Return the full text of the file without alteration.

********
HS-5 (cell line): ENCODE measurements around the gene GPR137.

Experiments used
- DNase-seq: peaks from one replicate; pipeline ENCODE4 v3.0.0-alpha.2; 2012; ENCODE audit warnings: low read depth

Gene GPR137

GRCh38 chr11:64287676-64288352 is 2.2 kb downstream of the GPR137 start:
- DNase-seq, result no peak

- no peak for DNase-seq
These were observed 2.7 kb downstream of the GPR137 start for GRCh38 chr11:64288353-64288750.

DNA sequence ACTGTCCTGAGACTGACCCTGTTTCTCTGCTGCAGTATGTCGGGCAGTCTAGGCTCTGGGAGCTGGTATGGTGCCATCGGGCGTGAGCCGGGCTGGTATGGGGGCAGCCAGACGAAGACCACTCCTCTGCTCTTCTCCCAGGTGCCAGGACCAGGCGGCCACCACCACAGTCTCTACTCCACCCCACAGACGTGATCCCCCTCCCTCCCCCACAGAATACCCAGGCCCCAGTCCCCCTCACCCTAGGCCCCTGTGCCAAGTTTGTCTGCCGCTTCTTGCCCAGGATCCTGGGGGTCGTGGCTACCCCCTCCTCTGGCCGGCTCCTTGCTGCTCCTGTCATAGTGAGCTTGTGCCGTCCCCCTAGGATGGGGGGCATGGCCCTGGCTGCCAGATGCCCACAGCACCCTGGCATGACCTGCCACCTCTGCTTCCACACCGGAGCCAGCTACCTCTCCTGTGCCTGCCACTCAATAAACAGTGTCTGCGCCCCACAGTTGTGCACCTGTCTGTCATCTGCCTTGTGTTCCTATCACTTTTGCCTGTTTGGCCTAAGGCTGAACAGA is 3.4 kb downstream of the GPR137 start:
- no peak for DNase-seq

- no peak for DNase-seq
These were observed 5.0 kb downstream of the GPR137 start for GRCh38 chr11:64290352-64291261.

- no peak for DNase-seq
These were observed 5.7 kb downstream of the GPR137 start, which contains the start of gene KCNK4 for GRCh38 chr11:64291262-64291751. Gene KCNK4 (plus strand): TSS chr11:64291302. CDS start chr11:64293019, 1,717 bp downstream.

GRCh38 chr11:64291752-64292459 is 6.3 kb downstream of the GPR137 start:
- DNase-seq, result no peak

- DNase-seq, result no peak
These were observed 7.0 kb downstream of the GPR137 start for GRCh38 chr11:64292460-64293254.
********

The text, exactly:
HS-5 (cell line): ENCODE measurements around the gene GPR137.

Experiments used
- DNase-seq: peaks from one replicate; pipeline ENCODE4 v3.0.0-alpha.2; 2012; ENCODE audit warnings: low read depth

Gene GPR137

GRCh38 chr11:64287676-64288352 is 2.2 kb downstream of the GPR137 start:
- DNase-seq, result no peak

- no peak for DNase-seq
These were observed 2.7 kb downstream of the GPR137 start for GRCh38 chr11:64288353-64288750.

DNA sequence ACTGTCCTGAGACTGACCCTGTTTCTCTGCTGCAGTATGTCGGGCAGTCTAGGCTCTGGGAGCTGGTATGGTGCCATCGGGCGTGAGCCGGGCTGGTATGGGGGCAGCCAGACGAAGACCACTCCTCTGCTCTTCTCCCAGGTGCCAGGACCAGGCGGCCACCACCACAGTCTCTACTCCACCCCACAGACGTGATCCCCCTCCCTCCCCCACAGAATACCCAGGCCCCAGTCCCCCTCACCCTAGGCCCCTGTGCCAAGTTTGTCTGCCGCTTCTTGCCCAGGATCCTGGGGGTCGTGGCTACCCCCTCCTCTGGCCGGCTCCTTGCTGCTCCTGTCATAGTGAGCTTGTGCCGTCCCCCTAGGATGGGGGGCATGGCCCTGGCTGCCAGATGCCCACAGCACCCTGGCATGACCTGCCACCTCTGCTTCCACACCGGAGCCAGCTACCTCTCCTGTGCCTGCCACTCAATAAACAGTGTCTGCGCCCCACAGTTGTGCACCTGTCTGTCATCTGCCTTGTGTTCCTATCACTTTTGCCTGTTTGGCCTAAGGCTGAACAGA is 3.4 kb downstream of the GPR137 start:
- no peak for DNase-seq

- no peak for DNase-seq
These were observed 5.0 kb downstream of the GPR137 start for GRCh38 chr11:64290352-64291261.

- no peak for DNase-seq
These were observed 5.7 kb downstream of the GPR137 start, which contains the start of gene KCNK4 for GRCh38 chr11:64291262-64291751. Gene KCNK4 (plus strand): TSS chr11:64291302. CDS start chr11:64293019, 1,717 bp downstream.

GRCh38 chr11:64291752-64292459 is 6.3 kb downstream of the GPR137 start:
- DNase-seq, result no peak

- DNase-seq, result no peak
These were observed 7.0 kb downstream of the GPR137 start for GRCh38 chr11:64292460-64293254.